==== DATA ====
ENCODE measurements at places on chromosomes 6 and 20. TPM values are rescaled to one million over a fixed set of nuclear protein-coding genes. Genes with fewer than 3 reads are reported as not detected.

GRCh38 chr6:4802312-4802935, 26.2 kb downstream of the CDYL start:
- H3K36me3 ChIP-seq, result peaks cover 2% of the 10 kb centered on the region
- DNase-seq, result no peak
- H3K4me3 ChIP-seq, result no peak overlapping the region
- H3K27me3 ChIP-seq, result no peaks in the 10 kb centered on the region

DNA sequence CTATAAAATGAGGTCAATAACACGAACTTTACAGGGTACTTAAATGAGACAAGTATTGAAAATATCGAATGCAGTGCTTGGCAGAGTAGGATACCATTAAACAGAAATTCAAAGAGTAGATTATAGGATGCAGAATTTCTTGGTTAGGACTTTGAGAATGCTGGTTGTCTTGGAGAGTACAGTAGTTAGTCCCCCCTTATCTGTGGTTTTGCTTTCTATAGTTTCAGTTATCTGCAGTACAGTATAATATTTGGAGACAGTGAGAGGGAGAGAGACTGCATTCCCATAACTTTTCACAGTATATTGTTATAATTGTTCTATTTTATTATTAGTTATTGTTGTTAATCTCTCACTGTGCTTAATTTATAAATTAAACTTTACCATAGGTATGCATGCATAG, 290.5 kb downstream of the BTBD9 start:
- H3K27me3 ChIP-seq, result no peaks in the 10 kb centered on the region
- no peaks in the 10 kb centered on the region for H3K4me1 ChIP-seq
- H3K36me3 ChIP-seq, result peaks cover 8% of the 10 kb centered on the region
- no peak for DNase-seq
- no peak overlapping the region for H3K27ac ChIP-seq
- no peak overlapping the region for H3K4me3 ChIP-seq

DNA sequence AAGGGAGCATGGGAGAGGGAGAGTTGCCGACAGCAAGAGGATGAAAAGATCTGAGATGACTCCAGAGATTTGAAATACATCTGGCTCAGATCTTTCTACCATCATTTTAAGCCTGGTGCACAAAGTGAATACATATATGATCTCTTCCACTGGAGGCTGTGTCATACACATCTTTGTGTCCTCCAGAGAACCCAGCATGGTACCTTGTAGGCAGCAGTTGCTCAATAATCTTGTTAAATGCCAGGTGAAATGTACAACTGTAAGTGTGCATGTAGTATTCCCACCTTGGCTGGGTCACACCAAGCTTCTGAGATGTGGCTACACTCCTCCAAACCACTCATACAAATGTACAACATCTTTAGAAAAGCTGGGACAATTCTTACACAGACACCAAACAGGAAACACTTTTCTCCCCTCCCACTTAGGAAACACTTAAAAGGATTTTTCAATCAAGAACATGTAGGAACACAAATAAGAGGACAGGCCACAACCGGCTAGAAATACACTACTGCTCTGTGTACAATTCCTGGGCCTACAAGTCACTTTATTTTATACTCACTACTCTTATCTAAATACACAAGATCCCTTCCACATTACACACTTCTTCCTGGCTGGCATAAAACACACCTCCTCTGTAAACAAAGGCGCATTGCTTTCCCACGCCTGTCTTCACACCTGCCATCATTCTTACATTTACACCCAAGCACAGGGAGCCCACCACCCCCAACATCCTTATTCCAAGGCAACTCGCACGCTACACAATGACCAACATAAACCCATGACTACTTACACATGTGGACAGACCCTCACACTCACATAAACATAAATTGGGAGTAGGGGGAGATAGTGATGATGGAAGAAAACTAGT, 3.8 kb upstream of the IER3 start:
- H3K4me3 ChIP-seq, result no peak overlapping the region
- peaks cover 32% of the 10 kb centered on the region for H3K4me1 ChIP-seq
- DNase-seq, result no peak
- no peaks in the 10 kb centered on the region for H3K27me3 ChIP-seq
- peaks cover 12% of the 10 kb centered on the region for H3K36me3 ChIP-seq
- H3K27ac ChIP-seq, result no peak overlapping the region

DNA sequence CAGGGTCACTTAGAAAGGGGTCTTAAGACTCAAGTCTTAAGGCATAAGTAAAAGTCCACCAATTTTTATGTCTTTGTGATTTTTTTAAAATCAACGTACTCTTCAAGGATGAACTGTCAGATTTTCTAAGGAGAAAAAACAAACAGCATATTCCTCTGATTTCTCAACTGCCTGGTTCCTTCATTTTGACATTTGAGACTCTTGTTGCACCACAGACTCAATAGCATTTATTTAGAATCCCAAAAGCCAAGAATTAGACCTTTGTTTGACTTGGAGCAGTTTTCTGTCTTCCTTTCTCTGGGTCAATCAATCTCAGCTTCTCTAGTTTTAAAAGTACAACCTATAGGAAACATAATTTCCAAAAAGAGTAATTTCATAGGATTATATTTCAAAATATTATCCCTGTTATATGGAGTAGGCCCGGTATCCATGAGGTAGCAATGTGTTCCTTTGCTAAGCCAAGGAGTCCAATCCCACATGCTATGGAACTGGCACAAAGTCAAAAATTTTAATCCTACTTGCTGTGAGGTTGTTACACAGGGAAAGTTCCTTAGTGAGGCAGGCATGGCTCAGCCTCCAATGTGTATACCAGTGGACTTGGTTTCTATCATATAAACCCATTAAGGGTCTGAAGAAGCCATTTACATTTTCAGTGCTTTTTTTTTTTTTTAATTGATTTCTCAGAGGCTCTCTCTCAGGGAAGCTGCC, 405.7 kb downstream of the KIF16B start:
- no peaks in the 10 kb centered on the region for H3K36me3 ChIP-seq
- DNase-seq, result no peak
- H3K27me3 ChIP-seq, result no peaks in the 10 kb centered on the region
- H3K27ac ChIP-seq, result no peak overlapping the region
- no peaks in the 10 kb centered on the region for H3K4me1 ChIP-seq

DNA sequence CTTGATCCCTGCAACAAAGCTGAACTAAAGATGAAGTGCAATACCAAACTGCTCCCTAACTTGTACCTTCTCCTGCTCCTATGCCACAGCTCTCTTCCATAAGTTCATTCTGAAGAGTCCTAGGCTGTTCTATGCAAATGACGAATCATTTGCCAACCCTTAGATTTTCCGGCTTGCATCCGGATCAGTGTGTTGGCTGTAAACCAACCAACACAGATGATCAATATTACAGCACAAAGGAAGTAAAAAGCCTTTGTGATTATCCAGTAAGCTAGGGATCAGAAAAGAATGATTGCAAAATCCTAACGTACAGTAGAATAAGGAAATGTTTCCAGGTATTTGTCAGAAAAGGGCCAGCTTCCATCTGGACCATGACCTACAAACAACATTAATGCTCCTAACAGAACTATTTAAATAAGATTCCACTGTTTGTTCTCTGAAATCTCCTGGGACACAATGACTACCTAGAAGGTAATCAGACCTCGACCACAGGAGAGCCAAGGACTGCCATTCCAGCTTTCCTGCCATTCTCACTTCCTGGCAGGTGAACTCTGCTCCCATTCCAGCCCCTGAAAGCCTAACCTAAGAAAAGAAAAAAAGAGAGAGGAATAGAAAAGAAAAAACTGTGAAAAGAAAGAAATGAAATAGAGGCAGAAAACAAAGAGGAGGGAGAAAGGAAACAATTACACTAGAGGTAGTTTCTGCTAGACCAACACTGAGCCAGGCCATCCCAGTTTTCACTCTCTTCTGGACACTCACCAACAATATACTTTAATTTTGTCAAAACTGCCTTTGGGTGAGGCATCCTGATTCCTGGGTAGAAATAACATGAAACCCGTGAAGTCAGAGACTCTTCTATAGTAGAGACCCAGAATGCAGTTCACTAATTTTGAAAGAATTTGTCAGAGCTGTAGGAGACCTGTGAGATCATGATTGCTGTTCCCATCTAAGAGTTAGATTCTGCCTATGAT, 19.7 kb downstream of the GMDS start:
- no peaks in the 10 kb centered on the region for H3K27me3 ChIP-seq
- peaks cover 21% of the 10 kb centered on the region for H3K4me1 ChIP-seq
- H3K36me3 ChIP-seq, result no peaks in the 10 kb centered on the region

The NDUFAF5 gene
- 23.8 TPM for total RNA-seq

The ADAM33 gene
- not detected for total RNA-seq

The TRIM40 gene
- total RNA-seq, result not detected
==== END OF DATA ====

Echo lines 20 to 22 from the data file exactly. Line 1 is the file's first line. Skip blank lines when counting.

- H3K27ac ChIP-seq, result no peak overlapping the region

DNA sequence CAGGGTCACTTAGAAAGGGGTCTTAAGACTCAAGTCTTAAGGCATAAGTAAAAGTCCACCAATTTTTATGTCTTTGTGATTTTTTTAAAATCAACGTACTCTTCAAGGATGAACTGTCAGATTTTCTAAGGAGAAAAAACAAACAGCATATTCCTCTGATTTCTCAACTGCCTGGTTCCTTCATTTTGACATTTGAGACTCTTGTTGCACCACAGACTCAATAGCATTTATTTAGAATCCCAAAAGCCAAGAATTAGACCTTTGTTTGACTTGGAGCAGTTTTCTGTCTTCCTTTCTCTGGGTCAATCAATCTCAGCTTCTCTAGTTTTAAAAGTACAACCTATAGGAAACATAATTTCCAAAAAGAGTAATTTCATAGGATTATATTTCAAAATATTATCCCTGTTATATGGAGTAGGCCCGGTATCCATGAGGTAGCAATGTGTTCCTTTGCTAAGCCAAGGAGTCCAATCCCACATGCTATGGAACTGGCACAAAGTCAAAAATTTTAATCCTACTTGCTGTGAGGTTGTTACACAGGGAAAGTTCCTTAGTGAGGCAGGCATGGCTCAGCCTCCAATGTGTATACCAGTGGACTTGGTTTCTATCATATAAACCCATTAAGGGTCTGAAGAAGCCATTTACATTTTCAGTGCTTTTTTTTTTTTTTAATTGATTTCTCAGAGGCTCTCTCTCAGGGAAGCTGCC, 405.7 kb downstream of the KIF16B start:
- no peaks in the 10 kb centered on the region for H3K36me3 ChIP-seq